Off the mat: Our dead weight in life is in the form of doubts, worries, limited beliefs and fears. Instead if we focus on our strengths and what’s going well in our lives, we lighten our being and can move more swiftly through any endeavor.
I cannot stop thinking about an article Yoga Journal ran in the February’13 issue, “Practice Awareness,” that gathered Baxter Bell, Ana Forrest, Gary Kraftsow, and Patricia Walden to discuss how injuries occur.
Unfortunately, YJ does not have the article posted on its website but Mr. Bell has a synopsis of it on his blog, here.
The consensus between all of these tenured panelists was everyone comes to class with an ailment that’s bothering them. While this exchange mainly focused on the occurrence of physical injuries, I found myself drawing parallels to other areas of life where we suffer from impairments.
How many times have we witnessed a seemingly healthy, uninjured person come in late to class and righteously ask practitioners to rearrange everything for them (props, mats, row capacity), which throws off the perfect, staggered spacing everyone negotiated before the teacher started their dharma talk. Once in the flow their feet come too close to your face or their upward arm swing nearly smacks a nose off and then this person ends up leaving class early.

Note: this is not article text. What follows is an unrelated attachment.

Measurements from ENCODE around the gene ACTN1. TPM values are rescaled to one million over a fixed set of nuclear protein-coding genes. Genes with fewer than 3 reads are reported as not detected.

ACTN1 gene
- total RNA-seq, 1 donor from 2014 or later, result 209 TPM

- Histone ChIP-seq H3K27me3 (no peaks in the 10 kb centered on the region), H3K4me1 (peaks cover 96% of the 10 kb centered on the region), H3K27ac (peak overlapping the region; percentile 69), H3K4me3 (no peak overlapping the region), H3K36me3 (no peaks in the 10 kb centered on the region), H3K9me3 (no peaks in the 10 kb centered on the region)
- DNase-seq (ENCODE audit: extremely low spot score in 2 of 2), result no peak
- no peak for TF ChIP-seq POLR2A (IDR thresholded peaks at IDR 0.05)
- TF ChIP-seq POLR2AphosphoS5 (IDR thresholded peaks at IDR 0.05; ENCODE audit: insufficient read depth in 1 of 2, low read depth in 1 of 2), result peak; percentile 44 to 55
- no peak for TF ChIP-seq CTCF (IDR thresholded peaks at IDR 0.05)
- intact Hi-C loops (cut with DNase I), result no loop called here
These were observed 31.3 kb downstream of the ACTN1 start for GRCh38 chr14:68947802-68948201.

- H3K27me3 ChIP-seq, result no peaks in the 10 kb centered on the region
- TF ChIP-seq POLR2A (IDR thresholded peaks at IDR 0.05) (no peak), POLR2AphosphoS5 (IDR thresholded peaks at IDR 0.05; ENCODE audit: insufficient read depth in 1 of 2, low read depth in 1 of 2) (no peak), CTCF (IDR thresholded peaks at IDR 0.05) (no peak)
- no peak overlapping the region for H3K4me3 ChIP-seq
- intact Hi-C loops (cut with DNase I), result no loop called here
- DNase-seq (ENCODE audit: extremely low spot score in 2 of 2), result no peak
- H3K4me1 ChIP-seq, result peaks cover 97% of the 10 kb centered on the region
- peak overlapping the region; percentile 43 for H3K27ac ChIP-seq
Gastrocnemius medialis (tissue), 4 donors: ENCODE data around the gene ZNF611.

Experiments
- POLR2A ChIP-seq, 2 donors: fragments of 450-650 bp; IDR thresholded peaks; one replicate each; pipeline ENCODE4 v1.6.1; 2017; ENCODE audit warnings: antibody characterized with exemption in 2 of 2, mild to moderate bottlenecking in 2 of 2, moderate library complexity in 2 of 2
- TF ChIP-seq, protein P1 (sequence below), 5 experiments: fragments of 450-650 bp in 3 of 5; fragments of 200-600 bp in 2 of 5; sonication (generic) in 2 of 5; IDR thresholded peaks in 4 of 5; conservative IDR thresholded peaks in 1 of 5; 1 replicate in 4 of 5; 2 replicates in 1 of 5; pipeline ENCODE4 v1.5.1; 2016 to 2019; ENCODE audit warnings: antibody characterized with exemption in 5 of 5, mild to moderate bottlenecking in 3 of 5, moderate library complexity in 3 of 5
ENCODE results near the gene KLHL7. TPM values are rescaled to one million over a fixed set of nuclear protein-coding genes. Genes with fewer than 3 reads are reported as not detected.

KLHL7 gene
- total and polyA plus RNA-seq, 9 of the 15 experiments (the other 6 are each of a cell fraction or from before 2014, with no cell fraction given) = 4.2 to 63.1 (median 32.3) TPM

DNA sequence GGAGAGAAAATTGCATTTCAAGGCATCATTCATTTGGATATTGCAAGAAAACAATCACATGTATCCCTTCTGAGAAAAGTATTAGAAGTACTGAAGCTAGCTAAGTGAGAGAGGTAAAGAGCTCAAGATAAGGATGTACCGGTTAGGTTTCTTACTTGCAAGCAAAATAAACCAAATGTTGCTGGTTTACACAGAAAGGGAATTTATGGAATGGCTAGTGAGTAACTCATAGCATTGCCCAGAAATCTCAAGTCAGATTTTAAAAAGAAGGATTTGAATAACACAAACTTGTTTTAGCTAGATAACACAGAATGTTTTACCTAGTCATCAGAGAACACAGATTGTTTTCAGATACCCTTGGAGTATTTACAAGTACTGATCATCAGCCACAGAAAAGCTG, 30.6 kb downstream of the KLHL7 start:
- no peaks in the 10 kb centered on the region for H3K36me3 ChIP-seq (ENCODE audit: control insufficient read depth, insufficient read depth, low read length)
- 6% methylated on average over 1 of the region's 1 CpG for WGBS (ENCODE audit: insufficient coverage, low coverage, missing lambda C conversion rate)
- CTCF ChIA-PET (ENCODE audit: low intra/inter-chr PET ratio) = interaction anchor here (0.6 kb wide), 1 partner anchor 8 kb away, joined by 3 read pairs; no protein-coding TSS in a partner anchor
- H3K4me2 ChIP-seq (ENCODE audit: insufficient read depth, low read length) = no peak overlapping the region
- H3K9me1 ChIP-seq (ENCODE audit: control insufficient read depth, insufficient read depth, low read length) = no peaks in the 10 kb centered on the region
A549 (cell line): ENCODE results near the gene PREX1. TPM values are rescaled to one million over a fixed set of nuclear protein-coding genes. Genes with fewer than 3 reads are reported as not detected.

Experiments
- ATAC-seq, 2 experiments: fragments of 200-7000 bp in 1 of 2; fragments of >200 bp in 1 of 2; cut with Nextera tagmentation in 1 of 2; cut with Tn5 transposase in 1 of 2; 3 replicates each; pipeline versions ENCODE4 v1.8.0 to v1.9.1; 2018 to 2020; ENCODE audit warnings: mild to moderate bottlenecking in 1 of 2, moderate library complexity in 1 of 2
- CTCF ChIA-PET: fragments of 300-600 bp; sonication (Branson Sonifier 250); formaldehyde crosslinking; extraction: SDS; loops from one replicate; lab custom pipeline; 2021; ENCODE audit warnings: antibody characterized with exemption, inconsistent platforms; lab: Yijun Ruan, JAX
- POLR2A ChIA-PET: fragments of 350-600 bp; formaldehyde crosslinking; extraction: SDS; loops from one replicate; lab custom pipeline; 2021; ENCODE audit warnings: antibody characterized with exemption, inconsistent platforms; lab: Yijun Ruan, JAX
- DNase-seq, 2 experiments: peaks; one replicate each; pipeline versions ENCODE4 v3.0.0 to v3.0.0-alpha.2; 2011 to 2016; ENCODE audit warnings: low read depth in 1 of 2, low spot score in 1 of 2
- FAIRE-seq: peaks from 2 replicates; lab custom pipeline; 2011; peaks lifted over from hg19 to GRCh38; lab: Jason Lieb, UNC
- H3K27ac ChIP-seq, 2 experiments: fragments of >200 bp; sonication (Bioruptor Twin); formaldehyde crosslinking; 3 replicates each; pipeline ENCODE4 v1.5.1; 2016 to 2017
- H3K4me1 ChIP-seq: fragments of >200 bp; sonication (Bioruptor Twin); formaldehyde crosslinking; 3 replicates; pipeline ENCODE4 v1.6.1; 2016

Curses to them!!! Oh – I’ve done it with scowling looks and heavy sighs.
It’s very hard to feel compassion for someone who is so unconscious. But that’s their wound that has their attention. They’re not noticing what’s going on, on the outside because their inside is a mess.